Off season: On message
By Joe Beer, Cycling Plus | Thursday, October 25, 2007 11.30pm
blank Paul Smith
As summer finally drifts away and the number of layers you wear increases in direct proportion to the decrease in temperature, it can be tempting to go into cycling hibernation. Autumn's here, which often means your bike is confined to the shed. Joe Beer reveals how to keep up...
But however big the allure of hanging up your wheels, try to stick with it. Stop or dramatically reduce your riding during the colder months and you'll soon succumb to the old adage: if you don't use it you'll lose it.
Estimates vary as to how much you lose and how fast you lose it when you back off, but data I've collected from the athletes I coach reveals that even a month of doing hardly any training regresses an extremely fit person back to fitness levels more usually found in coach potatoes. Drop your miles by too much for too long and when you decide to seriously hit the road again, you'll quickly be reminded of what it was like to be an absolute beginner.
Seeing as you've put in so much work to achieve a decent level of fitness, resolve to keep yourself close to it this autumn and winter and come the spring you'll feel better than ever.
Sure, it might not be sunny and the nights will draw in, but there's plenty that you can do on two wheels to stay in shape. And when the bike really is out of the question, try some other training methods to maintain your fitness.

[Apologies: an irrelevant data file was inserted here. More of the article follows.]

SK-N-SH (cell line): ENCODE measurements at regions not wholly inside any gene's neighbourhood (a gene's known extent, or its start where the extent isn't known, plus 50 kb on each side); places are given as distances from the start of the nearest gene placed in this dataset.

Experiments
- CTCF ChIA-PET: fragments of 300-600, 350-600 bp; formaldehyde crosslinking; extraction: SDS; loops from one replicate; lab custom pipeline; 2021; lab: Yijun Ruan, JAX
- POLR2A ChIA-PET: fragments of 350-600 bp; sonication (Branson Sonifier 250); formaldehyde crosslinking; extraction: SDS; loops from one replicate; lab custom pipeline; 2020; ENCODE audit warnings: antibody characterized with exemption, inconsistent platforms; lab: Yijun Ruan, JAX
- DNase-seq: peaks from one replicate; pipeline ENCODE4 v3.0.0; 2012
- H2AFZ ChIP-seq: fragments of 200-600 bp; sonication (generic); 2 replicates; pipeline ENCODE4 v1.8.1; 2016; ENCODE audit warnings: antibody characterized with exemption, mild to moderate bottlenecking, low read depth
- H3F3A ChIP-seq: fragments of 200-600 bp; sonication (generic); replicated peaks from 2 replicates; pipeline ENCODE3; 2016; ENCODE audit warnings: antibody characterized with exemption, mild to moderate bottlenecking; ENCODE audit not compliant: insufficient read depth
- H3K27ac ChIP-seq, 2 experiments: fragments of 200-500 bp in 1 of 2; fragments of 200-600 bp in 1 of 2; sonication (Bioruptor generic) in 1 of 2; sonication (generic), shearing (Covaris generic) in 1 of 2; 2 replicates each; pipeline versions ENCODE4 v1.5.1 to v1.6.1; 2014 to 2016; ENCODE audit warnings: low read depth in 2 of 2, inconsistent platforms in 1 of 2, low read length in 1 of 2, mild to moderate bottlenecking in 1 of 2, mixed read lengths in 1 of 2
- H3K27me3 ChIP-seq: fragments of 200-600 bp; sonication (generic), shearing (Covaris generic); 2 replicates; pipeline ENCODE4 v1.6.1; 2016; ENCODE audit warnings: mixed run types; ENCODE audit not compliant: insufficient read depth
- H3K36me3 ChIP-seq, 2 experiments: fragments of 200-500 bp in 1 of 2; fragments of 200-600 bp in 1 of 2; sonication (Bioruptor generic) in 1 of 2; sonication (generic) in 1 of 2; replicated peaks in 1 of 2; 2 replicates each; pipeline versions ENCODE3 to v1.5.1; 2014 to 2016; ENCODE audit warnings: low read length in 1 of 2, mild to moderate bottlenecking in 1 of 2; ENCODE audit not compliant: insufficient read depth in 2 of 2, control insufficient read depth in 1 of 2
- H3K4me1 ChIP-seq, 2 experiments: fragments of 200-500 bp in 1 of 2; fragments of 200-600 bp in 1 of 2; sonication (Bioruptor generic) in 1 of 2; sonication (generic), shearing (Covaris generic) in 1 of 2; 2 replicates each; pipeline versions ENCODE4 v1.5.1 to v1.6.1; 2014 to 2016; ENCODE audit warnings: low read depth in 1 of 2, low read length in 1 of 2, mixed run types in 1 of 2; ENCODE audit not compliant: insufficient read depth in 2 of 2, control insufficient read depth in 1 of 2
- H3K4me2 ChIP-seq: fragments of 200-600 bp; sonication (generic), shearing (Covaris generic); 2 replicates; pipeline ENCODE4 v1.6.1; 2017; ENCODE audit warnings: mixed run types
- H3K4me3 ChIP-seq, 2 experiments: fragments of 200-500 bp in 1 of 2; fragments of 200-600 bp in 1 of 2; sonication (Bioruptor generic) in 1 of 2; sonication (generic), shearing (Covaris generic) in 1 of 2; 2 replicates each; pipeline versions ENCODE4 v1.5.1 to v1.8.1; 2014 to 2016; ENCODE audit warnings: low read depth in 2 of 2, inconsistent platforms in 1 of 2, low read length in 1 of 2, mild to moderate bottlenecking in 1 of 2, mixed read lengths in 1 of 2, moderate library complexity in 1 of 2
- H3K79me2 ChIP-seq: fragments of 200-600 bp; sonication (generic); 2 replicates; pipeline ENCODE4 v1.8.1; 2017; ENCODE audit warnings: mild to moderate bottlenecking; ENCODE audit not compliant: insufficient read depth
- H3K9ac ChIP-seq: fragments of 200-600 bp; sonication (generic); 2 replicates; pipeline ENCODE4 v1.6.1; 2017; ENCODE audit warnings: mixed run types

Make the most of those rare sunny autumn days and get out and ride. Forsake the road and hit the trails - when the weather's wet, mountain biking or using a cross bike is even more fun! With more gear, more wind and a heavier bike, don't expect winter riding to be fast. If you do foresee missing lots of weekday ride time because of work and daylight issues, invest in an indoor cycle trainer.
Smart tip Watch a winter sport while you're using the turbo trainer for short and intense indoor workouts.
This is easy to do, only requires a pair of good running shoes and, as long as you progress in small increments on soft grass, mud or sand, you'll steer clear of injury and receive a hugely efficient and beneficial aerobic workout.
Smart tip Start at ten minutes easy and add five minutes every second or third run.
The classic gym-based group session is immensely popular and will provide you with a better whole body workout than simply hitting the weights on your own. One session of this intensive training a week will have you discovering muscles that cycling merely tickles.
Smart tip Focus on good technique and beating your previous week's bests.
It's low impact, warm and, if you don't hang on the poolside for too long, it can be a good cardio calorie burner.
Smart tip Invest in good goggles and some technique input from a swim coach or competent swimming friend.
As with hard training in the spring and summer, the key to successful autumn/winter workouts is planning. Pencil in the times that you're going to exercise and don't find excuses to miss those sessions. What you do over the next four months need not be heroic, but you do need to be consistent. You won't regret it come the spring!
Simple ways to beat the rot
1. Make a plan of the number of days you'll aim to exercise per week. Be realistic and advise those around you what you intend to be doing so you don't miss a session.
2. Look back at past, bad winters. Can you identify what caused you to crack and give up the ghost? Be strong, overcome the usual pitfalls and know you can be fitter this winter.
3. Join a club or get some mates on board to get out with you when the weather's poor. You need company to beat bad days, provide motivation and have fun along the way.
4. Have spare kit and wheels at the ready. You don't need excuses to fall back on or a lost weekend morning, so be prepared.
5. Keep a track of your riding frequency, ride time and weight. Take swift action the moment these start to go off plan.
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